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New fliers hone the art of naval aviation by hunting submarines and ships

23 October 2017
A month at sea blooded 14 new aircrew in the art of naval aviation as they hunted down submarines and ships around the UK.

An 88-strong detachment of air and ground crew from 824 Naval Air Squadron took three Merlin Mk2 helicopters aboard RFA Argus for four weeks of flying, first off the Cornish coast, then in the wilder waters off the Hebrides.

The goal was to qualify five pilots, four observers (navigator/weapons specialists) and five Aircrewman (weapons specialists/winchmen) in the art of landing and taking off at sea, refuelling without touching down on the deck of the aviation training ship, shifting loads slung beneath the 14-tonne helicopter, before moving on to 40 hours of submarine hunting and three dozen hours of tracking down surface ships.

The latter two strands of the training were greatly assisted by Argus’ presence at the autumn Joint Warrior exercise, the twice-yearly UK-led war games staged in Scotland and off its west coast.

Along the way, the aircrew have encountered the full range of sea conditions from the benign to Sea State 7 – waves of up to 30ft – and above.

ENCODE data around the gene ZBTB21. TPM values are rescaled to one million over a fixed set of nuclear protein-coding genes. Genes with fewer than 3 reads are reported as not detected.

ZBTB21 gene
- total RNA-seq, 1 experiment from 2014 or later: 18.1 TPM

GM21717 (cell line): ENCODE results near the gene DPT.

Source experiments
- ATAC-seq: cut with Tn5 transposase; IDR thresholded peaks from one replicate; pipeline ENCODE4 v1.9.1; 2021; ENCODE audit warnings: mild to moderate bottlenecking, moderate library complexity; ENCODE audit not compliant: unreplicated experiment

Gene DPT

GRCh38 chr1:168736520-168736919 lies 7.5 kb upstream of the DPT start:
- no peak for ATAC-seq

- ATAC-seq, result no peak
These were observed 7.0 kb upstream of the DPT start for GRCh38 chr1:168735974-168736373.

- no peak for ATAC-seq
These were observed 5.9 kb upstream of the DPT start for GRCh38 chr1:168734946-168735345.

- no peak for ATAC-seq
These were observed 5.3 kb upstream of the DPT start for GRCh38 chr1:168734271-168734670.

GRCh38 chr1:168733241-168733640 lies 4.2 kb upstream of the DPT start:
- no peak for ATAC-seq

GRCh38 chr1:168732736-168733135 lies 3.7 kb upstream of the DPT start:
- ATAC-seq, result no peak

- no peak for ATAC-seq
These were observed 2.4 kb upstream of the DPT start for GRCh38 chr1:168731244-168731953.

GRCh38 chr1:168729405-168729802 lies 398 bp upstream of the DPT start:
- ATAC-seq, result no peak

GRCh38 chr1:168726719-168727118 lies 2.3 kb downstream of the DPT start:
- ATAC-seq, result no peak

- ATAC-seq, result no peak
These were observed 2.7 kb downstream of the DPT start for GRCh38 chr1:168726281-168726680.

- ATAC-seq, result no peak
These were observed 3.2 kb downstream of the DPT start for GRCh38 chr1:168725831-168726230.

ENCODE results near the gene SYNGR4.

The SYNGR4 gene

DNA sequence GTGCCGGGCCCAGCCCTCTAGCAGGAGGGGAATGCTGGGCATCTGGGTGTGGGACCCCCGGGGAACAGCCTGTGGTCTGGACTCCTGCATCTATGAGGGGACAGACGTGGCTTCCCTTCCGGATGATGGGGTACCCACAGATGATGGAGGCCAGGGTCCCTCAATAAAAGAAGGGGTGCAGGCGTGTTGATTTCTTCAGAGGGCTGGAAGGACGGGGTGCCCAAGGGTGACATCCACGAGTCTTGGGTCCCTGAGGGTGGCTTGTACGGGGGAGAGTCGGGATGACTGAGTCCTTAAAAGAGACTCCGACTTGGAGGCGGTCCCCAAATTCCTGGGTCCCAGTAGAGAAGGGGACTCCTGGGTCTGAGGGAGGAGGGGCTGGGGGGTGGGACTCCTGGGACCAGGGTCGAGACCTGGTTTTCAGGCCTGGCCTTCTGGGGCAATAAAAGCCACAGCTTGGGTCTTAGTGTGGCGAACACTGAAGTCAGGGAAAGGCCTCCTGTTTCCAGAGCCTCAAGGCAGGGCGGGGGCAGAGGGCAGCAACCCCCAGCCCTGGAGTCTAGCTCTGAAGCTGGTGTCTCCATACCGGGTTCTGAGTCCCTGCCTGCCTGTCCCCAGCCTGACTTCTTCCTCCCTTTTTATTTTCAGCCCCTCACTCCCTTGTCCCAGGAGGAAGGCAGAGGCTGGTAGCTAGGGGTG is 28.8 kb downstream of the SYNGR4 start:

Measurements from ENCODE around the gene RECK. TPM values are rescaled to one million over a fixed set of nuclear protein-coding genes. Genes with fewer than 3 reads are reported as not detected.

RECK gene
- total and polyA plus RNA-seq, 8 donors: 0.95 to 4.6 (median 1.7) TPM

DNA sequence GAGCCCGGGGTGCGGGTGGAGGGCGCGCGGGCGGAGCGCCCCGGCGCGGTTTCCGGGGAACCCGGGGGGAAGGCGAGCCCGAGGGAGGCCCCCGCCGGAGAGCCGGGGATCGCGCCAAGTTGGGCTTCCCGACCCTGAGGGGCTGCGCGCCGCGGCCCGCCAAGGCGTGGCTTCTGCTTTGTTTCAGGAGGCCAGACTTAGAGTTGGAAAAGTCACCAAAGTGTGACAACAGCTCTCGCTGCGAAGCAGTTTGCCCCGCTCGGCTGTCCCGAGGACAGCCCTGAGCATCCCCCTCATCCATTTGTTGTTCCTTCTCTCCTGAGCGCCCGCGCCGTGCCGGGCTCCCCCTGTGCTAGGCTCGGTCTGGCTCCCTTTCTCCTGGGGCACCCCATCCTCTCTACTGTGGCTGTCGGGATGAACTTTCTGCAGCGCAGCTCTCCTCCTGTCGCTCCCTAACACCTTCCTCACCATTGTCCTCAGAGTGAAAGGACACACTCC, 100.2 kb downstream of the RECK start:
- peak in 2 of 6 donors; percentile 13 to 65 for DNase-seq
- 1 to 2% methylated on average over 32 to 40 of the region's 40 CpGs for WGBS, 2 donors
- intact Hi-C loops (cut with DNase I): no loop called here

Lt Cdr Roger Angliss RN

The latest incarnation of the fortnight-long exercise gave the trainee fliers 35 ships, aircraft and helicopters to play with – and allowed the crews to develop some of the skills and tactics they’ll be required to use to protect new aircraft carriers HMS Queen Elizabeth and Prince of Wales.

824 is the training squadron for the entire ‘grey’ (submarine hunting rather than ‘green’ commando carrying) Merlin force, providing qualified pilots, observers and engineers for squadrons assigned to the UK’s aircraft carriers and Type 23 frigates.

The four weeks with Argus are essential for aircrew earning their wings; qualifying them to fly on front-line duties, giving them real assets and conditions to train in rather than the hi-tech simulators at Culdrose, and giving rookie engineers and technicians their own baptism of fire, learning how to look after a state-of-the-art aircraft in a pitching, rolling ship with limited facilities compared with a hangar on land.

“The embarkation in RFA Argus has been a resounding success for the squadron’s Sea Flight,” said Lt Cdr Roger Angliss who led the 88-strong team of men and women.

“We’ve had the pleasure of completing student aircrew training to progress future Fleet Air Arm aviators in preparation for their intended front-line flying roles – be that Pilot, Observer or Aircrewman.

“Along the way, the aircrew have encountered the full range of sea conditions from the benign to Sea State 7 – waves of up to 30ft – and above in storm force weather conditions.

“I’m very proud of the flight’s achievements – from the staff and student perspectives yes, but especially from my Engineers who’ve kept the Merlins available for over 150 hours of flying throughout the entire four-week spell.”

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